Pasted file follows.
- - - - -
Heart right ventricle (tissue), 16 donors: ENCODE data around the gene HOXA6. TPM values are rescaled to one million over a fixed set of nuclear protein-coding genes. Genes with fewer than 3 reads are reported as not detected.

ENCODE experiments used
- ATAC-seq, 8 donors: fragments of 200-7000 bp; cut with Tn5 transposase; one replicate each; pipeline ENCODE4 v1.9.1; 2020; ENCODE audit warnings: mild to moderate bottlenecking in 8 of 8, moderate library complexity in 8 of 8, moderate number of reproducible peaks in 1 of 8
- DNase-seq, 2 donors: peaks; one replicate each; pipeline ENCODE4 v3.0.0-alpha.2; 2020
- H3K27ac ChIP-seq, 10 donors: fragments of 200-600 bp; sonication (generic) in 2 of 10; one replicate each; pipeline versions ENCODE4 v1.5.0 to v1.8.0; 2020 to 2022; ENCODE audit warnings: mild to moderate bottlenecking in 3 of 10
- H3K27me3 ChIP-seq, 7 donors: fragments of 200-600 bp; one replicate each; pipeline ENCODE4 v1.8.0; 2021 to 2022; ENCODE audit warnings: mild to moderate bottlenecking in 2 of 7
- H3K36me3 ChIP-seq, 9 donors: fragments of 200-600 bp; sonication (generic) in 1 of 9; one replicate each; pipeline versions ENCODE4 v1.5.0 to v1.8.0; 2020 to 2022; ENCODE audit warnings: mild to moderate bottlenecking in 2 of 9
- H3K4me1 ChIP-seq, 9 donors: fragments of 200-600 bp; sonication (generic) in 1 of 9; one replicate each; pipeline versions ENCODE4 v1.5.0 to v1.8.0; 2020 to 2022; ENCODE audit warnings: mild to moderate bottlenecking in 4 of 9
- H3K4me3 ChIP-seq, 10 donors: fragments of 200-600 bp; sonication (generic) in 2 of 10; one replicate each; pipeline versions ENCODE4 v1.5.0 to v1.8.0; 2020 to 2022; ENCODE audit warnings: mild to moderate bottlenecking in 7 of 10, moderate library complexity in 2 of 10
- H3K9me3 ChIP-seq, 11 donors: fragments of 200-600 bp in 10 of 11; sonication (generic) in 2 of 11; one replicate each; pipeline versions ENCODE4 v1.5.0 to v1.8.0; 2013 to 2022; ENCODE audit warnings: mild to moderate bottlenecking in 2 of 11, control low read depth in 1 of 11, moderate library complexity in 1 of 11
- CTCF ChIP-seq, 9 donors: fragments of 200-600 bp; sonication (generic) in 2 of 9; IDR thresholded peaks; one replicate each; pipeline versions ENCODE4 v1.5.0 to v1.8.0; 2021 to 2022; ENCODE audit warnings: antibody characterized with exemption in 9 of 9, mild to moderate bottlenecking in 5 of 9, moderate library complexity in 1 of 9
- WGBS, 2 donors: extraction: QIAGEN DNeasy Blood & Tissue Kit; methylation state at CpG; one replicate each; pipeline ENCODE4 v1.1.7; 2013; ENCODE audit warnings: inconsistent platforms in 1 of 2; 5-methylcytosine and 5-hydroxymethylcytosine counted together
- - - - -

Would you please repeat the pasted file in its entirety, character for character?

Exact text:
Heart right ventricle (tissue), 16 donors: ENCODE data around the gene HOXA6. TPM values are rescaled to one million over a fixed set of nuclear protein-coding genes. Genes with fewer than 3 reads are reported as not detected.

ENCODE experiments used
- ATAC-seq, 8 donors: fragments of 200-7000 bp; cut with Tn5 transposase; one replicate each; pipeline ENCODE4 v1.9.1; 2020; ENCODE audit warnings: mild to moderate bottlenecking in 8 of 8, moderate library complexity in 8 of 8, moderate number of reproducible peaks in 1 of 8
- DNase-seq, 2 donors: peaks; one replicate each; pipeline ENCODE4 v3.0.0-alpha.2; 2020
- H3K27ac ChIP-seq, 10 donors: fragments of 200-600 bp; sonication (generic) in 2 of 10; one replicate each; pipeline versions ENCODE4 v1.5.0 to v1.8.0; 2020 to 2022; ENCODE audit warnings: mild to moderate bottlenecking in 3 of 10
- H3K27me3 ChIP-seq, 7 donors: fragments of 200-600 bp; one replicate each; pipeline ENCODE4 v1.8.0; 2021 to 2022; ENCODE audit warnings: mild to moderate bottlenecking in 2 of 7
- H3K36me3 ChIP-seq, 9 donors: fragments of 200-600 bp; sonication (generic) in 1 of 9; one replicate each; pipeline versions ENCODE4 v1.5.0 to v1.8.0; 2020 to 2022; ENCODE audit warnings: mild to moderate bottlenecking in 2 of 9
- H3K4me1 ChIP-seq, 9 donors: fragments of 200-600 bp; sonication (generic) in 1 of 9; one replicate each; pipeline versions ENCODE4 v1.5.0 to v1.8.0; 2020 to 2022; ENCODE audit warnings: mild to moderate bottlenecking in 4 of 9
- H3K4me3 ChIP-seq, 10 donors: fragments of 200-600 bp; sonication (generic) in 2 of 10; one replicate each; pipeline versions ENCODE4 v1.5.0 to v1.8.0; 2020 to 2022; ENCODE audit warnings: mild to moderate bottlenecking in 7 of 10, moderate library complexity in 2 of 10
- H3K9me3 ChIP-seq, 11 donors: fragments of 200-600 bp in 10 of 11; sonication (generic) in 2 of 11; one replicate each; pipeline versions ENCODE4 v1.5.0 to v1.8.0; 2013 to 2022; ENCODE audit warnings: mild to moderate bottlenecking in 2 of 11, control low read depth in 1 of 11, moderate library complexity in 1 of 11
- CTCF ChIP-seq, 9 donors: fragments of 200-600 bp; sonication (generic) in 2 of 9; IDR thresholded peaks; one replicate each; pipeline versions ENCODE4 v1.5.0 to v1.8.0; 2021 to 2022; ENCODE audit warnings: antibody characterized with exemption in 9 of 9, mild to moderate bottlenecking in 5 of 9, moderate library complexity in 1 of 9
- WGBS, 2 donors: extraction: QIAGEN DNeasy Blood & Tissue Kit; methylation state at CpG; one replicate each; pipeline ENCODE4 v1.1.7; 2013; ENCODE audit warnings: inconsistent platforms in 1 of 2; 5-methylcytosine and 5-hydroxymethylcytosine counted together